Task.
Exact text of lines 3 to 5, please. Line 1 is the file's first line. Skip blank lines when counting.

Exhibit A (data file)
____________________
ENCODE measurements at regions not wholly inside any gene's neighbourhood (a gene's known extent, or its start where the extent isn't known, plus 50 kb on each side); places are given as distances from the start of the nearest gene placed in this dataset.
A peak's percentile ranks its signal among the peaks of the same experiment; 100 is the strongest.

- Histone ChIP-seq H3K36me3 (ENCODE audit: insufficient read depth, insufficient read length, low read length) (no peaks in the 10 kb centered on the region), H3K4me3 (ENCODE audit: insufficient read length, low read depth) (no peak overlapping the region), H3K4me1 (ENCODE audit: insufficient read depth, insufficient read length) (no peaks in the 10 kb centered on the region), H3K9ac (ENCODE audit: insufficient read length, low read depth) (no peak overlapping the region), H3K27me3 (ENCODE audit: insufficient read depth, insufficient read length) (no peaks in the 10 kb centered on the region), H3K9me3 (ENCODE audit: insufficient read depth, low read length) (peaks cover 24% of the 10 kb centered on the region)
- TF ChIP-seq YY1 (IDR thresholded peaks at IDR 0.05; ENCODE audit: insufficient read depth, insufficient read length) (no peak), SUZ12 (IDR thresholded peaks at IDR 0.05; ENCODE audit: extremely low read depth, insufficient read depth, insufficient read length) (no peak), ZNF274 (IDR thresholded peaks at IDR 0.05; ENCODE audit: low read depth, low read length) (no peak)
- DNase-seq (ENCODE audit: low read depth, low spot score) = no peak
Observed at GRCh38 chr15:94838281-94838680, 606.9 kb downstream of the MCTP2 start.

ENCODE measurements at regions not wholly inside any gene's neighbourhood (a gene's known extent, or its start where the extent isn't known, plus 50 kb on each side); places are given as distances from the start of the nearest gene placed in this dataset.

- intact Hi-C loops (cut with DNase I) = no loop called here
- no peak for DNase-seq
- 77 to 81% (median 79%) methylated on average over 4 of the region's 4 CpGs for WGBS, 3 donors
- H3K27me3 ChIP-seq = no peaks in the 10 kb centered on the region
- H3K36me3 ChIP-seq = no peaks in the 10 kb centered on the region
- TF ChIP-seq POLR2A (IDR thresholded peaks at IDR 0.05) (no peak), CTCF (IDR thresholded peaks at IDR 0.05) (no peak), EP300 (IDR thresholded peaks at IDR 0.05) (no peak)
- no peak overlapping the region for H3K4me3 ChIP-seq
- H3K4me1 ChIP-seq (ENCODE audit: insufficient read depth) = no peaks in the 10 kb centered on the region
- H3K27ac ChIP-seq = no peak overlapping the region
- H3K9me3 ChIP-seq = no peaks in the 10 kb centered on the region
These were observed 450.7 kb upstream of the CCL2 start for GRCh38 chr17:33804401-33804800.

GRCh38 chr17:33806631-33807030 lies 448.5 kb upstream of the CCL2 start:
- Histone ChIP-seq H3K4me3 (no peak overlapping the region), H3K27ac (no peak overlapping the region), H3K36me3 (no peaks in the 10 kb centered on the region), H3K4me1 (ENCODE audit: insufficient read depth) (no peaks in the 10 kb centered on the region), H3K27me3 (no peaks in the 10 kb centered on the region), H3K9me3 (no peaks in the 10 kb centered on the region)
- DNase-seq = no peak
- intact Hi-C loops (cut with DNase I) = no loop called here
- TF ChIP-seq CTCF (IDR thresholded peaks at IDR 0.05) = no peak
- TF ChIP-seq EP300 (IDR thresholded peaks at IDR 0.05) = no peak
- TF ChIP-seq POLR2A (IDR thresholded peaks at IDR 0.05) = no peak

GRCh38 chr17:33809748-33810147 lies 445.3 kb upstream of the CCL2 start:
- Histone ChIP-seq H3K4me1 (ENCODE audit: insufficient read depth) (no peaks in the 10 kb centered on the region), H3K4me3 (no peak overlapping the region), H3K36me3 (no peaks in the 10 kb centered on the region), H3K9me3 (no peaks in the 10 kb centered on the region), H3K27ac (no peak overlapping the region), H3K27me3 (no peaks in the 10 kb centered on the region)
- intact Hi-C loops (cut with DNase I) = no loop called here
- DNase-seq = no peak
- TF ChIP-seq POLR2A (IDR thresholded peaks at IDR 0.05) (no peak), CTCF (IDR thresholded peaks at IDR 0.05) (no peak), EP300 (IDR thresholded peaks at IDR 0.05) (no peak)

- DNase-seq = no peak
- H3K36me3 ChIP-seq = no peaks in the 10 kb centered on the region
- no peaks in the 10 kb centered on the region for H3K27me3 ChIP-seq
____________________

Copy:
- Histone ChIP-seq H3K36me3 (ENCODE audit: insufficient read depth, insufficient read length, low read length) (no peaks in the 10 kb centered on the region), H3K4me3 (ENCODE audit: insufficient read length, low read depth) (no peak overlapping the region), H3K4me1 (ENCODE audit: insufficient read depth, insufficient read length) (no peaks in the 10 kb centered on the region), H3K9ac (ENCODE audit: insufficient read length, low read depth) (no peak overlapping the region), H3K27me3 (ENCODE audit: insufficient read depth, insufficient read length) (no peaks in the 10 kb centered on the region), H3K9me3 (ENCODE audit: insufficient read depth, low read length) (peaks cover 24% of the 10 kb centered on the region)
- TF ChIP-seq YY1 (IDR thresholded peaks at IDR 0.05; ENCODE audit: insufficient read depth, insufficient read length) (no peak), SUZ12 (IDR thresholded peaks at IDR 0.05; ENCODE audit: extremely low read depth, insufficient read depth, insufficient read length) (no peak), ZNF274 (IDR thresholded peaks at IDR 0.05; ENCODE audit: low read depth, low read length) (no peak)
- DNase-seq (ENCODE audit: low read depth, low spot score) = no peak